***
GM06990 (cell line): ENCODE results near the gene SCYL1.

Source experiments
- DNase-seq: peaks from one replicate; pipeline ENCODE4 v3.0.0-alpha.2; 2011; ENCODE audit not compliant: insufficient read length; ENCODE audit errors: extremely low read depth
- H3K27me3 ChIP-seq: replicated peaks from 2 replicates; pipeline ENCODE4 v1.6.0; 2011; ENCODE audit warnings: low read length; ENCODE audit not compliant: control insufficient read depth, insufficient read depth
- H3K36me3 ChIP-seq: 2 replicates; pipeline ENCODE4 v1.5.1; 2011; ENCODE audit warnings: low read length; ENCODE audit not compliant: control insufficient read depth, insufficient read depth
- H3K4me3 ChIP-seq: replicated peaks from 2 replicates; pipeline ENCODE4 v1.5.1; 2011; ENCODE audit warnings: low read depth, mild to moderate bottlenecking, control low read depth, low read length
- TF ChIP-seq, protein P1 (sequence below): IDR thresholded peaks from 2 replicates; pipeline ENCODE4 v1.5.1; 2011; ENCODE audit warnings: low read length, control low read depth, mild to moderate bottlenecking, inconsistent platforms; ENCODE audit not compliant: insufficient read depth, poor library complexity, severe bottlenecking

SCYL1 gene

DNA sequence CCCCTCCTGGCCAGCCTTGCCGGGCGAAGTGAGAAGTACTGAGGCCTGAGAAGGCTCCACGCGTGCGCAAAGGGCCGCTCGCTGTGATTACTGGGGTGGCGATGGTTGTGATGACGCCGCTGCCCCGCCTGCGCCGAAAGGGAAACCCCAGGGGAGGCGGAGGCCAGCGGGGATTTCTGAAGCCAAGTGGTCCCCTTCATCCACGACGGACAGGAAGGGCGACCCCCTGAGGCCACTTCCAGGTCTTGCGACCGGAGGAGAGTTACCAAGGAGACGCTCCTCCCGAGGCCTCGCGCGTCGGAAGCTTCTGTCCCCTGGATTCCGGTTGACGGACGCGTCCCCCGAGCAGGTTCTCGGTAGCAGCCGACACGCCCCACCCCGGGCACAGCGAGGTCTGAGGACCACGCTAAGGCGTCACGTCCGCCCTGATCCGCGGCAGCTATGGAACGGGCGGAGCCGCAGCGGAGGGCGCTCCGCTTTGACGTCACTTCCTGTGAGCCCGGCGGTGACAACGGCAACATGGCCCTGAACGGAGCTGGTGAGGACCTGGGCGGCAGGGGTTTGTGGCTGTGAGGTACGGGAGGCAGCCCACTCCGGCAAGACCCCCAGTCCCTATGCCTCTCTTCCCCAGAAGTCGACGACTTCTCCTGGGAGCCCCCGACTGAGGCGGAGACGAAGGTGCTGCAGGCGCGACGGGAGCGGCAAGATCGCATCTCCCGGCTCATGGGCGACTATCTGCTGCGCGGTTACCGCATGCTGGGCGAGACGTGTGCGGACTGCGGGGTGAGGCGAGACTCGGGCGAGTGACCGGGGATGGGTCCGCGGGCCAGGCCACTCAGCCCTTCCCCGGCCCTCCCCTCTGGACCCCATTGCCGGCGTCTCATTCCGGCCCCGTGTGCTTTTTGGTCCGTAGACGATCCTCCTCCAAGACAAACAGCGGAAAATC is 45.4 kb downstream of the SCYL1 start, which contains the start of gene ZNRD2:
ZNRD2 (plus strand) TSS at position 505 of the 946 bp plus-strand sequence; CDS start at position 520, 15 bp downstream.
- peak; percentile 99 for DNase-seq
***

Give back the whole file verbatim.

GM06990 (cell line): ENCODE results near the gene SCYL1.

Source experiments
- DNase-seq: peaks from one replicate; pipeline ENCODE4 v3.0.0-alpha.2; 2011; ENCODE audit not compliant: insufficient read length; ENCODE audit errors: extremely low read depth
- H3K27me3 ChIP-seq: replicated peaks from 2 replicates; pipeline ENCODE4 v1.6.0; 2011; ENCODE audit warnings: low read length; ENCODE audit not compliant: control insufficient read depth, insufficient read depth
- H3K36me3 ChIP-seq: 2 replicates; pipeline ENCODE4 v1.5.1; 2011; ENCODE audit warnings: low read length; ENCODE audit not compliant: control insufficient read depth, insufficient read depth
- H3K4me3 ChIP-seq: replicated peaks from 2 replicates; pipeline ENCODE4 v1.5.1; 2011; ENCODE audit warnings: low read depth, mild to moderate bottlenecking, control low read depth, low read length
- TF ChIP-seq, protein P1 (sequence below): IDR thresholded peaks from 2 replicates; pipeline ENCODE4 v1.5.1; 2011; ENCODE audit warnings: low read length, control low read depth, mild to moderate bottlenecking, inconsistent platforms; ENCODE audit not compliant: insufficient read depth, poor library complexity, severe bottlenecking

SCYL1 gene

DNA sequence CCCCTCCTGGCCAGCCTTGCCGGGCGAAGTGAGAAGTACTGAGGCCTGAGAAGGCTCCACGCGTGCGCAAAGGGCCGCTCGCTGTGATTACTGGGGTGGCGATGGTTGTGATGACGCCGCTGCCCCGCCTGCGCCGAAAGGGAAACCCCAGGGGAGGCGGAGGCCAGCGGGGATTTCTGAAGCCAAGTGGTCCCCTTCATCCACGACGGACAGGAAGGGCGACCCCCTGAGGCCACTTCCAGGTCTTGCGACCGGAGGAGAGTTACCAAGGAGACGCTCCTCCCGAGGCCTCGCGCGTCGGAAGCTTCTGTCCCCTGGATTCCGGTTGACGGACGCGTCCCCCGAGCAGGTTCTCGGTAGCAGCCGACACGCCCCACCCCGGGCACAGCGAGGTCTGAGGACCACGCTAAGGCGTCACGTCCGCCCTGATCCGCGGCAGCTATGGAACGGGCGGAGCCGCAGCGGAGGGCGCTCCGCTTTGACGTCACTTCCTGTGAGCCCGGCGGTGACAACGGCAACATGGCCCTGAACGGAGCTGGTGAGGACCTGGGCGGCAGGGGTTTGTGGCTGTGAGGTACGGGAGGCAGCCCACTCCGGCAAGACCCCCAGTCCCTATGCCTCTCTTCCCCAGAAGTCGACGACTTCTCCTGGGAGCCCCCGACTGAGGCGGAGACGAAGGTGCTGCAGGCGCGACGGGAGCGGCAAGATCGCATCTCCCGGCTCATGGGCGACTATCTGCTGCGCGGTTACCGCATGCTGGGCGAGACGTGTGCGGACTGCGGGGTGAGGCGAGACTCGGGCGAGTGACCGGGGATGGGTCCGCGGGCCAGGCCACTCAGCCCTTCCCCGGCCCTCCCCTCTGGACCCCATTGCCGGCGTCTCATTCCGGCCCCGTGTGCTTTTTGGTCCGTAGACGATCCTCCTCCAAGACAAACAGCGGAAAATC is 45.4 kb downstream of the SCYL1 start, which contains the start of gene ZNRD2:
ZNRD2 (plus strand) TSS at position 505 of the 946 bp plus-strand sequence; CDS start at position 520, 15 bp downstream.
- peak; percentile 99 for DNase-seq